The price of Bitcoin (CRYPTO:BTC) is currently trading at US$51,500 at the time of writing, valuing the world’s largest cryptocurrency at a market cap of US$973 million. The BTC digital token has now surged 75% in 2021 and is up over 5,000% in the last five years.
Bitcoin’s market-thumping gains can be attributed to the widespread adoption of the digital asset. In fact, several companies, including Tesla, Block, and MicroStrategy now hold Bitcoin on their balance sheet. Block, formerly known as Square, changed its name to emphasize its long-term focus on the blockchain space.
Despite the recent uptick in BTC prices, the crypto token is also down close to 25% from all-time highs, allowing you to buy the dip. Let’s see if Bitcoin can continue to gain momentum in 2022 or if it will underperform the broader indices in the next year.
Bitcoin is expanding network capabilities
Bitcoin was the initial blockchain network in the world, allowing it to enjoy a first-mover advantage. However, unlike Ethereum, the Bitcoin network was unable to execute smart contracts on its blockchain. Until now, Bitcoin was largely viewed as a store of value and a payment network.
Its also identified as digital gold and a hedge against inflation, given the total number of Bitcoins in circulation is limited to 21 million.
Alternatively, a recent network upgrade called Taproot provided Bitcoin with enhanced DeFi or decentralized finance capabilities. Activated in November 2021, Taproot also provides enhanced privacy for transactions executed on the Bitcoin network.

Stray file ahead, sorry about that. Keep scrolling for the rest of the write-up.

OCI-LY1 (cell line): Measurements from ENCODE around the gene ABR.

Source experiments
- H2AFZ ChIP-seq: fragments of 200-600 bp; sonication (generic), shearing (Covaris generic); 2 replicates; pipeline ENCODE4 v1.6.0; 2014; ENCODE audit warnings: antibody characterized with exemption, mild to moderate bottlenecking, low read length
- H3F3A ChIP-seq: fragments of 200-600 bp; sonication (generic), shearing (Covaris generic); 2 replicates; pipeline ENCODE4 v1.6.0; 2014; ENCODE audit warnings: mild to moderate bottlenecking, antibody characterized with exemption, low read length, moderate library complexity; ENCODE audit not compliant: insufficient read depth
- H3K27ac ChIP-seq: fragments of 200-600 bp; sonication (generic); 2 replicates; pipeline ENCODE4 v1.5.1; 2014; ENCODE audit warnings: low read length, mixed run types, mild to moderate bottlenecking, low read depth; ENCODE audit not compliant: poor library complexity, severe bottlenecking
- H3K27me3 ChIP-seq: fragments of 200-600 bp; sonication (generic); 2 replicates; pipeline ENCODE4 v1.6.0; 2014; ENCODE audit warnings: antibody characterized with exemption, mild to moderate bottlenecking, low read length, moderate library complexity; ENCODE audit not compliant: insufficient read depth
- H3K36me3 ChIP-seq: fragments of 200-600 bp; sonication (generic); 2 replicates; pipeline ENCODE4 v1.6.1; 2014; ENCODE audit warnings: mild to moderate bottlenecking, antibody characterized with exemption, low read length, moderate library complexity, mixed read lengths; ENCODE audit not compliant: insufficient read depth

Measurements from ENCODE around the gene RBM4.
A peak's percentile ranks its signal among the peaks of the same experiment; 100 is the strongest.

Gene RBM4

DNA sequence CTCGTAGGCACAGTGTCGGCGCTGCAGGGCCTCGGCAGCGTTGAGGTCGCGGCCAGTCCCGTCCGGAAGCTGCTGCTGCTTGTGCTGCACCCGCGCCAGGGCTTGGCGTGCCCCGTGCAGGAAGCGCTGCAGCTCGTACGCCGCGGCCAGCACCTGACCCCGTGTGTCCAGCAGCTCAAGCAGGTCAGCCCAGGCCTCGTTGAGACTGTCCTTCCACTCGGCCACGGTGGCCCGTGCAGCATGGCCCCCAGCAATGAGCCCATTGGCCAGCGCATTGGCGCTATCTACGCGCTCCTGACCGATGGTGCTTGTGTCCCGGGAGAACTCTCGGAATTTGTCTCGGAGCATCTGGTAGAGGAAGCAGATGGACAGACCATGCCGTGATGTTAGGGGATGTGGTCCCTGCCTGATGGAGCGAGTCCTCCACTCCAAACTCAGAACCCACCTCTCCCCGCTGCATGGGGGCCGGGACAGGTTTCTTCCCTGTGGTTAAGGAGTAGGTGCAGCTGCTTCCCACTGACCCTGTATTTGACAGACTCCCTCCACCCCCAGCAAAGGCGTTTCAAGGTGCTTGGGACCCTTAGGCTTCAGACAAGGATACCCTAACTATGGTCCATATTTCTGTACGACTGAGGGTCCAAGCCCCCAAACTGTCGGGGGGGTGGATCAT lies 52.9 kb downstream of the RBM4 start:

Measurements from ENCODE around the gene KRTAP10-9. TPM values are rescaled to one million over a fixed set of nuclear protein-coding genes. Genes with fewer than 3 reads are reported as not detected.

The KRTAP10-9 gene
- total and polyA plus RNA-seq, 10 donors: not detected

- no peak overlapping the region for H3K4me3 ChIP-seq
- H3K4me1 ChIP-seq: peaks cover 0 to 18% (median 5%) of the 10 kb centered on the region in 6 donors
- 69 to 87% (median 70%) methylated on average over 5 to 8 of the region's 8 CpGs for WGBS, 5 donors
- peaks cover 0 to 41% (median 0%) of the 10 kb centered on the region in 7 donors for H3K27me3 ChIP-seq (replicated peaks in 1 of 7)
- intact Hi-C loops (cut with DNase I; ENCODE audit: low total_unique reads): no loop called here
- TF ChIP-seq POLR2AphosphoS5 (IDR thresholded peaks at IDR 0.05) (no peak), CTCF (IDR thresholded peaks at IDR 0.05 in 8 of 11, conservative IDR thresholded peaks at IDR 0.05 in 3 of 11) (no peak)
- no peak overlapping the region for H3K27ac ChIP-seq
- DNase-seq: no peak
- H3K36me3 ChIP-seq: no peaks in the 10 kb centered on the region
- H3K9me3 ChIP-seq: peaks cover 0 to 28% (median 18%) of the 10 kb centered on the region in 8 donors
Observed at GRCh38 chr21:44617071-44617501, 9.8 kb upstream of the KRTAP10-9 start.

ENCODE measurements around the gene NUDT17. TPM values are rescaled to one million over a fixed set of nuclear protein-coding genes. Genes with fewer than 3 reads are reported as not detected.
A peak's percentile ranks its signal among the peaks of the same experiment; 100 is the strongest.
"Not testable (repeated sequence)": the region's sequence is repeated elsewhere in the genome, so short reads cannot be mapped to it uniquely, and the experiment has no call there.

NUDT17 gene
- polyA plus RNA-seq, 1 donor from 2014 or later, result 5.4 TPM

Block CEO Jack Dorsey has been a long-term supporter of Bitcoin and expects the BTC token to become the native currency of the internet. Moreover, MicroStrategy CEO Michael Saylor predicts that similar to the euro, multiple fiat currencies could consolidate towards Bitcoin in the upcoming decade. Earlier this year, Bitcoin was already recognized by El Salvador as legal tender.
Noted hedge fund manager Bill Miller also explained, “There are 10,000 various tokens and stuff floating out there. The chances of more than a handful of them being worthwhile is very, very small. Bitcoin, Ethereum, and a few others are probably going to be around for a while.”
According to a Fundera report, over 15,000 small businesses all around the world accept Bitcoin as a form of payment, at the end of 2020, and this number should rise significantly this year.
What’s next for the BTC token?
The demand for Bitcoin is estimated to remain robust in the upcoming decade. As of November 2020, institutional investors held 3.6% of Bitcoin, and this number touched 7% in recent months. Another report from Fidelity outlined 71% of institutional investors plan to buy cryptocurrencies in the future, up from 59% in 2020.
Fund manager Cathie Wood is bullish on the long-term prospects of Bitcoin. Wood expects institutions to allocate 5% of funds towards cryptocurrencies, which will increase BTC prices to US$500,000 by 2026.
Despite the enticing prospects of stellar gains, investors should tread with caution and allocate just a small portion of their savings in the cryptocurrency space.